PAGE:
Jacques Audiard uncovers wounded souls in harsh conditions
Ali (Matthias Schoenaerts) epitomizes what we – Westernized, sheltered, middle-class citizens – imagine when someone references brutes, bruisers or brutish behavior. Hip-hop has glamourized “thugs” and “the thug life,” but Ali comes from a place where there is no glamour, where this reality is not a lifestyle choice. He works security to make ends meet and has a late-night gig as a club bouncer that, thanks to the proximity to pretty young faces plastered with pancake makeup and little else covering their bodies, should convey some tangential hip status, but he’s different. His eyes aren’t quite dead and buried yet. His soul clings to the faint heartbeat within his hulking frame.
He has a young son whose mother is way past wayward, which means it becomes obvious, quickly, that Ali must step in as a provider and real presence in the boy’s life. The early exchanges with his son capture the animalistic affection of this bear of a man as his huge, blunt paws transform into firm, good hands. So, he sets off with the boy in tow, from Belgium for Antibes, to stay with family – his sister and brother-in-law – who are not much better off, surviving on the fringe of the fringe. Ali falls right into place here, hustling, and soon he stumbles into underground fighting, where his body, armor-plated, though decidedly not gym-sculpted, raw muscle, earns him extra money and a degree of street cred.
One night, working the door at a club, he encounters Stephanie (Marion Cotillard), a woman who swims with whales, at a Sea World-styled aquarium, and suffers through a less-than-supportive relationship. It is clear though that Stephanie lives inside herself, swimming through her own deep emotional tides, and she senses in Ali a similar kindred spirit. They exchange contact info and seem ready to drift apart.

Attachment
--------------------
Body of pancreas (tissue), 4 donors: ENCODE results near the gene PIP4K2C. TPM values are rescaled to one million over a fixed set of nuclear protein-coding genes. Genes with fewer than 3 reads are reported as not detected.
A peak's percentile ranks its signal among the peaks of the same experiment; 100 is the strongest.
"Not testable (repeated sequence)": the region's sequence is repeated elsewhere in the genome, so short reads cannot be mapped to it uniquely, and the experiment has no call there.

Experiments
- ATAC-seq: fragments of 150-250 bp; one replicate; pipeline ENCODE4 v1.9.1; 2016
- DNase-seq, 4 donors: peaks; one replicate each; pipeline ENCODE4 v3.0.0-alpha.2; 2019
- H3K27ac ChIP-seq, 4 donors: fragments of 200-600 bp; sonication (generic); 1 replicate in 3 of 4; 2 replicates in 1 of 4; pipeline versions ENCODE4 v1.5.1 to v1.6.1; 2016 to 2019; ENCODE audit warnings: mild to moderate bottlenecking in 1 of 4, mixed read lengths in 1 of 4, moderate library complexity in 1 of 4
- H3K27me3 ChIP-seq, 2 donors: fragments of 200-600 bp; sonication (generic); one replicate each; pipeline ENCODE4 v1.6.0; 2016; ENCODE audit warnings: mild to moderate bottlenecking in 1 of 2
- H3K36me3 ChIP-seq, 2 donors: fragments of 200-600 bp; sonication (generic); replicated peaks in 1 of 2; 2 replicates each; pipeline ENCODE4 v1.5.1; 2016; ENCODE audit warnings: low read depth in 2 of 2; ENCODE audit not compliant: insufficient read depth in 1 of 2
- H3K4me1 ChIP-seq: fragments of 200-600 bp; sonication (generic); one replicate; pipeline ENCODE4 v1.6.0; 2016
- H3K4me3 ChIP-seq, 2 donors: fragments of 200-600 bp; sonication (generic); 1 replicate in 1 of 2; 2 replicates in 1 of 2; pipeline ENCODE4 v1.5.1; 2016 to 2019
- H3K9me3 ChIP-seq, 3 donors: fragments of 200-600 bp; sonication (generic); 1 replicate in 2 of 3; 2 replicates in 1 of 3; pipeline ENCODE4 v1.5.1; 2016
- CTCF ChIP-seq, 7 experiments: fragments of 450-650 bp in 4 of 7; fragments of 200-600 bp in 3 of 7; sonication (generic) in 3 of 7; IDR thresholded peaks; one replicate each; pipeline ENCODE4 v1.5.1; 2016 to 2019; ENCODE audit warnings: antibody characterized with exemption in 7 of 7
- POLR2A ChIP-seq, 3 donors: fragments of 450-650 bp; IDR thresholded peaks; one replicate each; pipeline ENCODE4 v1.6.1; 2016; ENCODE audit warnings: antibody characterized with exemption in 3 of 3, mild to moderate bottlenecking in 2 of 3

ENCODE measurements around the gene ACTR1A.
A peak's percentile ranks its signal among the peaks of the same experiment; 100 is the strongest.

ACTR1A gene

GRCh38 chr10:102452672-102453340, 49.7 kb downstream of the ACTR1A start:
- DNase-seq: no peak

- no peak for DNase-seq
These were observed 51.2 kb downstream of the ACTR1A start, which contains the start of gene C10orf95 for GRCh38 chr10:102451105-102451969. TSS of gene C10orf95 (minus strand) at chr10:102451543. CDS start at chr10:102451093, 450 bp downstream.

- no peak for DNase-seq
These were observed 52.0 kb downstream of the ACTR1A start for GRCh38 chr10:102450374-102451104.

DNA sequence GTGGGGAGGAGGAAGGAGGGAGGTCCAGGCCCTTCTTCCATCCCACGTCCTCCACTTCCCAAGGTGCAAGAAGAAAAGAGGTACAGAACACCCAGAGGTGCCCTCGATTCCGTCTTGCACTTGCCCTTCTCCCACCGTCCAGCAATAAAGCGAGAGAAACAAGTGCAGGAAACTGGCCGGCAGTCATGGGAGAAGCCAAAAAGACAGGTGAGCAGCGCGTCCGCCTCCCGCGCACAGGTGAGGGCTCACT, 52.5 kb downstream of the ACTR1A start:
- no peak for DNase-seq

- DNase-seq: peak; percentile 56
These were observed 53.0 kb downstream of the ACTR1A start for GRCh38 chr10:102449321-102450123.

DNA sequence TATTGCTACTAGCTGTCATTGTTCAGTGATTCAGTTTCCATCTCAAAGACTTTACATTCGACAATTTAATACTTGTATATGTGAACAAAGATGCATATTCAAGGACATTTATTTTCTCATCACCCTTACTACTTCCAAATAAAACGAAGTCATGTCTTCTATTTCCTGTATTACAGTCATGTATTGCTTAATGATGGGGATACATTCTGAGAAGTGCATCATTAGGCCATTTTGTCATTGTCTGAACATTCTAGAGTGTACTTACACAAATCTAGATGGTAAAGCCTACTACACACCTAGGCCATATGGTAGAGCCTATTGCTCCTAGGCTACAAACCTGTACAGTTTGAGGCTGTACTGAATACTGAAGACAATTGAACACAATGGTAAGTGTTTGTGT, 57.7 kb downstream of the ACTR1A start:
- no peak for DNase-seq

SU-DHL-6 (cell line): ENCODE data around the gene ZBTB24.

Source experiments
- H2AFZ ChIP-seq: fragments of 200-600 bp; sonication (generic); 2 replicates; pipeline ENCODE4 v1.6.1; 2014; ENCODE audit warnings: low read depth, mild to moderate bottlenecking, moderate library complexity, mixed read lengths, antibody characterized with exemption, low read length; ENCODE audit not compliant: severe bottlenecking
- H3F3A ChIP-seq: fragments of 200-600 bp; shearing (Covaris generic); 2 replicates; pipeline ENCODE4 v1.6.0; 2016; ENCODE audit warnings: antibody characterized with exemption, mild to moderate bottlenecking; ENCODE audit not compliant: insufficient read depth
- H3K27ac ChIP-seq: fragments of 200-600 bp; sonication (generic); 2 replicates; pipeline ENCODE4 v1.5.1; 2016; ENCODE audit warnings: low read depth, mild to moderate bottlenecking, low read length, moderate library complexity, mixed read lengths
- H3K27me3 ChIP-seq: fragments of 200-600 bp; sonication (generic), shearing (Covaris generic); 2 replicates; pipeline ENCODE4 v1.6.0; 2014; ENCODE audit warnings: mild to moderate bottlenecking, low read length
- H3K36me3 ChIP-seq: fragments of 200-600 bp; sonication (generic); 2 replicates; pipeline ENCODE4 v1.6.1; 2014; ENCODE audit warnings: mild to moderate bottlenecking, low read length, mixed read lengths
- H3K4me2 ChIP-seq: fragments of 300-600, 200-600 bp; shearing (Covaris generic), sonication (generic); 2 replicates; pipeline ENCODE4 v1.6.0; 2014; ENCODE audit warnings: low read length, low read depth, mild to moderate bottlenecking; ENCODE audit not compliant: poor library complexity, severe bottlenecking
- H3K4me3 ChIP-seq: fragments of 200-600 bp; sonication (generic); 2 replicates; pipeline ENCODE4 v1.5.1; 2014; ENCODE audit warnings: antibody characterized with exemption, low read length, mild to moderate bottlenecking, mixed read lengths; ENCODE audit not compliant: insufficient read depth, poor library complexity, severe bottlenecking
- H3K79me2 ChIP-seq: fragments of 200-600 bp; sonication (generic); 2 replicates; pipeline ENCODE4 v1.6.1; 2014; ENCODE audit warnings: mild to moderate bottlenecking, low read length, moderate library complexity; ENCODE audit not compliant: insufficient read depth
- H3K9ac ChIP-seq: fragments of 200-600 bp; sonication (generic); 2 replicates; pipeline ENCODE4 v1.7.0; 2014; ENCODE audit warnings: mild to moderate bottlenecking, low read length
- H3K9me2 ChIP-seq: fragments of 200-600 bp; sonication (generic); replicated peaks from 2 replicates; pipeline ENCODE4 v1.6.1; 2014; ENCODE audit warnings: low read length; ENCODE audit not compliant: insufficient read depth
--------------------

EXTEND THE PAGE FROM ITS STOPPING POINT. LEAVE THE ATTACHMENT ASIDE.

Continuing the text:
After a catastrophic accident results in the amputation of Stephanie’s legs, she reaches out to Ali. The bond that forms between them, primal and primitive in its fashion, taps into long-buried needs in each of them. Ali introduces Stephanie to his son and begins taking her to his fights. There’s a marvelous scene with Stephanie waiting in the car, while Ali pulverizes an opponent. He comes back to the car to blow off some of the extra steam he didn’t get the opportunity to release during the fight and then he heads off for a quick run. She watches silently and we realize just how much she understands the build-up of energy and then, of course, there is her longing for release, which remains unfulfilled.
“Rust and Bone” captures much of the dynamic between Ali and Stephanie without excessive dialogue. They are creatures of action, full of passion, which at times results in unintended emotional carelessness. Jacques Audiard (“A Prophet”) strips away the glossy surface sheen we’ve come to expect from such dramas here in the U.S., exposing a rawness of experience and character that takes audiences into another world, a ragged place that is home to these people.
Yet, it all hinges on the performances of Schoenaerts and Cotillard. Schoenaerts, following his breathtakingly bullish turn in “Bullhead,” is no one-trick brute. That earlier film was a study in escalating destructive fire, but here, despite containing the same explosive force, he reveals himself through gentle exertions, his aching need to care, although it is clear that he’s learning how to as he goes along. Cotillard, on the other hand, has the kinetic energy, the barely contained and articulated desires.
Stepping away from the narrative, it is likely that audiences will recognize the familiar plot points, laid out like breadcrumbs, but rather than feeling insulted by these elements, what will emerge is the sense that, while watching everything unfold, none of the intellectual concerns mattered. “Rust and Bone” and its magnetic central characters make it all feel new and devastatingly real.
Reach DCP film critic T.T. Stern-Enzi at Film@DaytonCityPaper.com